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A Three-Dog Night

Throughout my childhood, we always had dogs. Our dad raised the most beautiful boxers when I was very young. I remember the puppies were hauled around in a large, red wagon that normally would have held children.

The dogs were sturdily built with sleek reddish brown coats. They were strong dogs but friendly with children and adults. At some point, our parents were too busy raising their human family to continue with the boxers.

However, that doesn’t mean there were no pets to be had. Throughout the years, there would also be a dog or two, plus a cat, rabbits and even snakes that my brothers kept over the winter months.

The snakes came from the Oglebay Park snake pit that once held space where the park’s miniature golf course is located today. My brothers rigged up large, glass fish tank-like homes equipped with heat lamps for the snakes. They kept them in the bathroom on the third floor of the house.

My brothers failed to let the family know that a boa constrictor came up missing from one of the tanks. We could only deduce that the snake made its way out of the house, as it was never found. Only a very large snakeskin was located months later in the basement much to my mother’s chagrin!

As for the dogs, we had a variety of them including a very protective dalmatian mix named Pepper who kept unwanted visitors away from the house, but was as gentle as a kitten with all of the kids he lived among. He slept on my oldest brother’s bed, a comfort to both man and beast on winter nights such as those we are currently experiencing.

A black and white miniature sheepdog we called Pokey, whose fur it seemed was forever matted, joined the family at one point.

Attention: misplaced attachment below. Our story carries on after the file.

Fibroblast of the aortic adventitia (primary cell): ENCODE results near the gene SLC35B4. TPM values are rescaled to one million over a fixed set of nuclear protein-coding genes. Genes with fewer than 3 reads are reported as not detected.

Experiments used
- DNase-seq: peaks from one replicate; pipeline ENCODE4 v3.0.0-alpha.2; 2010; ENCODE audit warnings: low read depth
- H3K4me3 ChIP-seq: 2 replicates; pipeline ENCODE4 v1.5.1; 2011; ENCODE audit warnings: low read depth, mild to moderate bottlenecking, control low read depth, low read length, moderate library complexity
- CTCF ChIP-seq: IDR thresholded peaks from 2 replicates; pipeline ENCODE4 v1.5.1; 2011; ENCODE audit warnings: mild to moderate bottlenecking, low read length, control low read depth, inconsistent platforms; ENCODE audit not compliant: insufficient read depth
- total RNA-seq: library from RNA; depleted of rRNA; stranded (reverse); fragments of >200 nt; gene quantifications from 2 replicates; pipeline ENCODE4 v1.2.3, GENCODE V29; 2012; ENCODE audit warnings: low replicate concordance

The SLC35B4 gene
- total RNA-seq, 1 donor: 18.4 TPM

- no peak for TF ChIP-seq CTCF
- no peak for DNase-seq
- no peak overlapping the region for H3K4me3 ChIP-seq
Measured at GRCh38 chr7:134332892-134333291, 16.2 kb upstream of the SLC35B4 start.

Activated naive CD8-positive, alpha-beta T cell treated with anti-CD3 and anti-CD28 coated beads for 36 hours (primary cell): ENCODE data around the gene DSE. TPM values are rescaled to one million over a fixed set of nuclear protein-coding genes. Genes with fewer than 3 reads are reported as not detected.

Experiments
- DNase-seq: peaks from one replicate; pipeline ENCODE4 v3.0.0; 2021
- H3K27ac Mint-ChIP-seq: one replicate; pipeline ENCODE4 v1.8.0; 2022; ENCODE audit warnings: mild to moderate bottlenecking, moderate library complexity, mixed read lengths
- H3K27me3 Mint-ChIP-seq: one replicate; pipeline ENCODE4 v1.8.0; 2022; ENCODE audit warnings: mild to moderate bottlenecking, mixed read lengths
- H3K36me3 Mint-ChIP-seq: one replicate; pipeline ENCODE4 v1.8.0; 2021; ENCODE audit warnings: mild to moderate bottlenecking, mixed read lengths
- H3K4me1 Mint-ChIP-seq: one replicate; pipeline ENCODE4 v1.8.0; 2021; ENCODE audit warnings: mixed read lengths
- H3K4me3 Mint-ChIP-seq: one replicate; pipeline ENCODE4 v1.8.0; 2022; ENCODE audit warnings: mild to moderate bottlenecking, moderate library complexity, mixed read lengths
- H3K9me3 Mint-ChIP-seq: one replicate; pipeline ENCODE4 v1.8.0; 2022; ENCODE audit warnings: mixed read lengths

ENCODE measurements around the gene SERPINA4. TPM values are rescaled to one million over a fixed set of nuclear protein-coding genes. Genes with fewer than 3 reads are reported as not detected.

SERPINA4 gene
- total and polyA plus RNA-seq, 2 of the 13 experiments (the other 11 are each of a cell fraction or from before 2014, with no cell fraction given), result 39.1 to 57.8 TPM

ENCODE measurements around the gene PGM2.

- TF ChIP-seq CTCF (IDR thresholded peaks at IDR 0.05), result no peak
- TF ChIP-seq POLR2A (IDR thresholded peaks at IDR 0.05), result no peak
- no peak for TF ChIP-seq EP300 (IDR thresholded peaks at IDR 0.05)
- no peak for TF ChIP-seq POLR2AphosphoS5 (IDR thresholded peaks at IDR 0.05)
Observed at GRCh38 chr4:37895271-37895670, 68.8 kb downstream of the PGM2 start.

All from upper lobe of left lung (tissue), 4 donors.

He followed us kids everywhere even to the nearby creek as we searched for minnows and such. We would have to wash him in a tub in the backyard to relieve him of the creek smell before he was allowed back in the house.

There were others, too. A light brown weimaraner who was aptly named Dickens, spent some time with us until his car chasing antics proved too dangerous. He was relinquished to a farm where the most trouble he could raise was chasing cows.

When my mother was widowed, she acquired a mutt she named Harley. He was almost as loud as the motorcycle whose name he carried. He barked at everyone and everything.

The mail carrier refused to come onto the porch if Harley was nearby.

The problem was Harley didn’t like men very much and took a bite out of one too many of my brothers.

Bye, Harley.

Most of my siblings and I have had our own dogs when we left home.

My husband and I had basset hounds, two with red and white coats and one tricolored pooch. They were like family and lived in our small house. Our son enjoyed the oldest of the three — Pumper — when he was a youngster. Pumper never flinched when our toddler rolled off the bed, landing safely on top of him. Dogs truly serve many purposes as man’s best friend.

Tonight as the wind whips its chill across our valley, please remember to take care of your animals. Sounds like a few “three dog nights” in the forecast. Let’s keep each other warm.

Heather Ziegler can be reached via email at hziegler@theintelligencer.net.


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